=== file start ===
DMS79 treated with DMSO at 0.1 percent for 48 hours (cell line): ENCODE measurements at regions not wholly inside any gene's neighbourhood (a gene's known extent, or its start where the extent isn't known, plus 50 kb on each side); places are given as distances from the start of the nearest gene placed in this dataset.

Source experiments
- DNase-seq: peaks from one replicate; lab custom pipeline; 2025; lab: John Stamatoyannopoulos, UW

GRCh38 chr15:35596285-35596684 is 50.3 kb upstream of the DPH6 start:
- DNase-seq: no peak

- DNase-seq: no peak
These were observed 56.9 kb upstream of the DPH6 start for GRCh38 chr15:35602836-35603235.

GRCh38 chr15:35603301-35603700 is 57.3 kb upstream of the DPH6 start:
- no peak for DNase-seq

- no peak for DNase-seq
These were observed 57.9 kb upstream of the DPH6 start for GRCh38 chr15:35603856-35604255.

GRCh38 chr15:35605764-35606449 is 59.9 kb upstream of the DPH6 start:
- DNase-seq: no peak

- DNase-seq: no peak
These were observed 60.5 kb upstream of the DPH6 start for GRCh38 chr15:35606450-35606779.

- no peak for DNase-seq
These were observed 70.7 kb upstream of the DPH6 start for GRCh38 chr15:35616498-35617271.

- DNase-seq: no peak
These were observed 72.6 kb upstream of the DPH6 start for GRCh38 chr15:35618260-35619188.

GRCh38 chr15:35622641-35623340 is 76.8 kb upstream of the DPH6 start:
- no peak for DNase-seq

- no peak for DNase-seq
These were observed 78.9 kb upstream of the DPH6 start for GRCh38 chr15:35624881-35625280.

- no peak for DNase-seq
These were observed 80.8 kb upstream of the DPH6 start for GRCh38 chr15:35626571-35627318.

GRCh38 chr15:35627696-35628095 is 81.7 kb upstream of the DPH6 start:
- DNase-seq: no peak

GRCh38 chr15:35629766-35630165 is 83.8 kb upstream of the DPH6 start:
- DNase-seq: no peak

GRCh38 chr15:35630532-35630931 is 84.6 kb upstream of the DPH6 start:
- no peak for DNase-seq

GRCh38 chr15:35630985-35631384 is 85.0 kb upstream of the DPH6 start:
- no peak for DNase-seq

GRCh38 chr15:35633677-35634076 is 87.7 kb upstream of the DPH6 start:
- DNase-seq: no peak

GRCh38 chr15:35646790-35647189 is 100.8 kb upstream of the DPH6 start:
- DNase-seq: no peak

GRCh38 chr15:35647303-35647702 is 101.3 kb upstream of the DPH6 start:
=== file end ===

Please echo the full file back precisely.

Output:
DMS79 treated with DMSO at 0.1 percent for 48 hours (cell line): ENCODE measurements at regions not wholly inside any gene's neighbourhood (a gene's known extent, or its start where the extent isn't known, plus 50 kb on each side); places are given as distances from the start of the nearest gene placed in this dataset.

Source experiments
- DNase-seq: peaks from one replicate; lab custom pipeline; 2025; lab: John Stamatoyannopoulos, UW

GRCh38 chr15:35596285-35596684 is 50.3 kb upstream of the DPH6 start:
- DNase-seq: no peak

- DNase-seq: no peak
These were observed 56.9 kb upstream of the DPH6 start for GRCh38 chr15:35602836-35603235.

GRCh38 chr15:35603301-35603700 is 57.3 kb upstream of the DPH6 start:
- no peak for DNase-seq

- no peak for DNase-seq
These were observed 57.9 kb upstream of the DPH6 start for GRCh38 chr15:35603856-35604255.

GRCh38 chr15:35605764-35606449 is 59.9 kb upstream of the DPH6 start:
- DNase-seq: no peak

- DNase-seq: no peak
These were observed 60.5 kb upstream of the DPH6 start for GRCh38 chr15:35606450-35606779.

- no peak for DNase-seq
These were observed 70.7 kb upstream of the DPH6 start for GRCh38 chr15:35616498-35617271.

- DNase-seq: no peak
These were observed 72.6 kb upstream of the DPH6 start for GRCh38 chr15:35618260-35619188.

GRCh38 chr15:35622641-35623340 is 76.8 kb upstream of the DPH6 start:
- no peak for DNase-seq

- no peak for DNase-seq
These were observed 78.9 kb upstream of the DPH6 start for GRCh38 chr15:35624881-35625280.

- no peak for DNase-seq
These were observed 80.8 kb upstream of the DPH6 start for GRCh38 chr15:35626571-35627318.

GRCh38 chr15:35627696-35628095 is 81.7 kb upstream of the DPH6 start:
- DNase-seq: no peak

GRCh38 chr15:35629766-35630165 is 83.8 kb upstream of the DPH6 start:
- DNase-seq: no peak

GRCh38 chr15:35630532-35630931 is 84.6 kb upstream of the DPH6 start:
- no peak for DNase-seq

GRCh38 chr15:35630985-35631384 is 85.0 kb upstream of the DPH6 start:
- no peak for DNase-seq

GRCh38 chr15:35633677-35634076 is 87.7 kb upstream of the DPH6 start:
- DNase-seq: no peak

GRCh38 chr15:35646790-35647189 is 100.8 kb upstream of the DPH6 start:
- DNase-seq: no peak

GRCh38 chr15:35647303-35647702 is 101.3 kb upstream of the DPH6 start: